A sprawling apartment community in a no man’s land west of Interstate 75 in Buckhead wasn’t Cousins Properties’ first project, but it was close.

When the public real estate company acquired the land for Cross Creek, it was up against the expressway, in a transitional area between the neighborhoods lining Peachtree Battle Avenue, Howell Mill Road and Moores Mill Road and the industrial businesses of Defoor and Chattahoochee avenues.

Cousins and its partners purchased the site for $3.25 million, according to a 1967 newspaper article. By my math, considering it is 122 acres, it works out to about $26,600 an acre. Poking around property records, an undeveloped acre nearby today goes for around $500,000 and can reach as high as $1,000,000.

Over several phases, the developer built a myriad of apartment homes starting in 1968. Newspaper advertisements from that time claim the waiting list for a unit was two years.

It was the first of its kind in Atlanta. Yes, they were apartments, but the amenities were on par with a staid country club, down to the 18-hole golf course and tennis courts. The Cross Creek Cafe looked out over one of the three lakes, the golf course and the swimming pool.

A bar welcomed golfers after a day on links, residents and the public. On any given afternoon, some legendary characters could be found with their elbows up, watching TV and telling tales.

Cross Creek is a community within in a community. It is a verdant place of gardens, old growth trees and geese. But it is the people that make the place. They come from all walks of life, many of them born and raised in the Buckhead of old.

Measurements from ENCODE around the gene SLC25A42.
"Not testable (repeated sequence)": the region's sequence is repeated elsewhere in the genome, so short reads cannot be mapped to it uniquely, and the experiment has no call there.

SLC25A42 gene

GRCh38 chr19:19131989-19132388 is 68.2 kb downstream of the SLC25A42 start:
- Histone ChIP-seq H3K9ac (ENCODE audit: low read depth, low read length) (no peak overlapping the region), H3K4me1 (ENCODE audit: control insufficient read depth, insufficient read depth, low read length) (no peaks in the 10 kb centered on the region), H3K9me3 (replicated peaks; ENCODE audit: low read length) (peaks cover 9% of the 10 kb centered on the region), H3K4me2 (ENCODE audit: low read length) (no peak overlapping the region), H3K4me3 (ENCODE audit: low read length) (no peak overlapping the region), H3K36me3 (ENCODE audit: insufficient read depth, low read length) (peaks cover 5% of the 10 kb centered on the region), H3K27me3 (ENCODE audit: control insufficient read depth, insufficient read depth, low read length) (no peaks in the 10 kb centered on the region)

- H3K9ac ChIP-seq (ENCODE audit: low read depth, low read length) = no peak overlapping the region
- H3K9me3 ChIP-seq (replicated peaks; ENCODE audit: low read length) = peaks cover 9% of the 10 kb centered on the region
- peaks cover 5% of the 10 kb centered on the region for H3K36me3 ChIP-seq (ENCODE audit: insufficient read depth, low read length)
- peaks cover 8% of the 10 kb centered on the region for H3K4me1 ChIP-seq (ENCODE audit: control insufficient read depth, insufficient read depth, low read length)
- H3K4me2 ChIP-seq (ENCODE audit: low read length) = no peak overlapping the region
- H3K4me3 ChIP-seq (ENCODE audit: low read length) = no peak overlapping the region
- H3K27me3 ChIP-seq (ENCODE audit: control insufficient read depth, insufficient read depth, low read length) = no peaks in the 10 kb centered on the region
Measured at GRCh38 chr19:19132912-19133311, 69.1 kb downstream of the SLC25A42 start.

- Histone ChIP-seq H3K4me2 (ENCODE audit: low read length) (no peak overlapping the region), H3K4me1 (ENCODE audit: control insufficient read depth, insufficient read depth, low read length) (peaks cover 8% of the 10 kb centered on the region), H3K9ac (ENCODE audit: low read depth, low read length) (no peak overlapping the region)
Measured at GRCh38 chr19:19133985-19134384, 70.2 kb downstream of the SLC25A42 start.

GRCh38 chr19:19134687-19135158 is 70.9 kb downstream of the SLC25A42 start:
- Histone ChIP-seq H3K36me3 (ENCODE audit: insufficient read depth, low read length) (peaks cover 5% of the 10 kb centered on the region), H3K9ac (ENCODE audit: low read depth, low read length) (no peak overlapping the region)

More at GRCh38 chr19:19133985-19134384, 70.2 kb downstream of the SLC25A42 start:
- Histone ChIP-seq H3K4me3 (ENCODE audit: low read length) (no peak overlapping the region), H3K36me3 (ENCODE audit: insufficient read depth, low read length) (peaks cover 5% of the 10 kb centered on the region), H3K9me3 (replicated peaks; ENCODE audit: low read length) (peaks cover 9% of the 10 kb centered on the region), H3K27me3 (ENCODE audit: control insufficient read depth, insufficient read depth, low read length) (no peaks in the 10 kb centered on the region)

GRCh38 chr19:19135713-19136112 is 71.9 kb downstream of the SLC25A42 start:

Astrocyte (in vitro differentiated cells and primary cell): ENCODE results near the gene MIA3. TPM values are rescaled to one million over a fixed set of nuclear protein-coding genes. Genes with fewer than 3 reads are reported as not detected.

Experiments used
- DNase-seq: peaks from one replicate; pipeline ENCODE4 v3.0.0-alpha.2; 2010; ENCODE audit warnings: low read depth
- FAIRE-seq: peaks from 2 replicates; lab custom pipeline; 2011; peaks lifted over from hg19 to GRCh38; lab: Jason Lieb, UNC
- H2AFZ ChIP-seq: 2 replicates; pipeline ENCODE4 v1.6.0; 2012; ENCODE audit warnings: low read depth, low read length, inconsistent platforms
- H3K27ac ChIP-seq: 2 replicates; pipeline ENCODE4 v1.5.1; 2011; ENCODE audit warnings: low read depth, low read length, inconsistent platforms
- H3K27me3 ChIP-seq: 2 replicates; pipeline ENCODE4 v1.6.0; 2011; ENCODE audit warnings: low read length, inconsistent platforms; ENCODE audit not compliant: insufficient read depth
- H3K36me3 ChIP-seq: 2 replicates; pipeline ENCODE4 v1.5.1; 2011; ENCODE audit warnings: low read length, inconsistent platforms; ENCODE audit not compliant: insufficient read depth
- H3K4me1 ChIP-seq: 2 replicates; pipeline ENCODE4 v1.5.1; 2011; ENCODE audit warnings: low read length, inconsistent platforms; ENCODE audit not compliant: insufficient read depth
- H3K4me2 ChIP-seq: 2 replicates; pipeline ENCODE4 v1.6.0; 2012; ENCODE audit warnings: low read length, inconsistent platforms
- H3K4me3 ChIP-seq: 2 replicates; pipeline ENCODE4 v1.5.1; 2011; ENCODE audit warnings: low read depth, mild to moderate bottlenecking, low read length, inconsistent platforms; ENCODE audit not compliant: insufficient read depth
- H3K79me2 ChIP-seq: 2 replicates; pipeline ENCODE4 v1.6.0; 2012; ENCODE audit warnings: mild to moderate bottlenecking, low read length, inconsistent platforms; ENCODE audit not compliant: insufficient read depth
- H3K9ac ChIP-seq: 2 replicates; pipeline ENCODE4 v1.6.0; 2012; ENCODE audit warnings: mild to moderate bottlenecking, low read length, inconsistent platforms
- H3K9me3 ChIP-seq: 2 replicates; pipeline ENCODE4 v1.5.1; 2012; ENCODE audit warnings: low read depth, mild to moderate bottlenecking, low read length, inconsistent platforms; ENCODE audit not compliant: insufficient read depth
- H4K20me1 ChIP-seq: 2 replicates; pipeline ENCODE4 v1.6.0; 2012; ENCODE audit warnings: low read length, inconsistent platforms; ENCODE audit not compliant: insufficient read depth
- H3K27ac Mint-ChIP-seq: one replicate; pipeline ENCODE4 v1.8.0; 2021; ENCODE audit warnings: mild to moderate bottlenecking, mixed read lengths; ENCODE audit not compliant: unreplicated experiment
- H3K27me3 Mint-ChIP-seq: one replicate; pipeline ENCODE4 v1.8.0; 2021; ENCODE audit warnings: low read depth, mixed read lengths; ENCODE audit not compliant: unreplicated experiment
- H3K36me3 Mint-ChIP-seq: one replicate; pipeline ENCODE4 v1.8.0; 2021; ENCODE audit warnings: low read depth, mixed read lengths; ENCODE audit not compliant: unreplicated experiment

At some point, it transitioned from apartments to condominiums — no longer for rent, but owned.

Tom Cousins and his father started their namesake real estate company in 1958 when the younger Cousins was 26-years-old. They took the company public in 1962. Soon after, they were the largest homebuilder in Georgia. With that newly minted money, the company built an office building in downtown Atlanta and then started Cross Creek in 1966.

Cousin became one of the most prolific developers in Atlanta, redefining downtown with the CNN Center, originally called Omni International, and Omni Arena. He was one of the men responsible for bringing the Atlanta Hawks to town from St. Louis. He needed a professional sports team to play in his arena, so he bought one.

Through his foundation, he has done incredible work in the community, most notably transforming East Lake into a model community, with top-tier education, housing and opportunities for its lower-income residents.

He is a visionary, to be sure. And that is evident in one of his earliest large-scale projects — a community in a community.

Over the years, groups have invited me to give my Buckhead history talks at the Cross Creek clubhouse. I gave a talk there last week to the Gardenia Garden Club.

Every now and again I meet friends and acquaintances in the cafe. I put their BLT up against any in the city. The service and charm of the outdoor deck looking over the lake and the golf course are tough to beat.

Walking through the door is like stepping back in time. There were happy hours at the bar that extended well into the evening. The first time I played golf was on that 18-hole par three. I spent many evenings chipping balls onto greens from back terraces as the sun set, the last of the golfers pulling their carts towards No. 18.

It remains unchanged all these years later.

Cross Creek is comfortable in its place, and we take comfort it is there, preserved by those who call it home. They are the stewards of this 50-year-old community hemmed in by a highway and a creek.

It is the people that make the place, and the place reminds me of a Buckhead I once knew.

Thornton Kennedy is the president of PR South, a public relations firm and a former news editor of this paper. He can be reached at thornton@prsouth.net.

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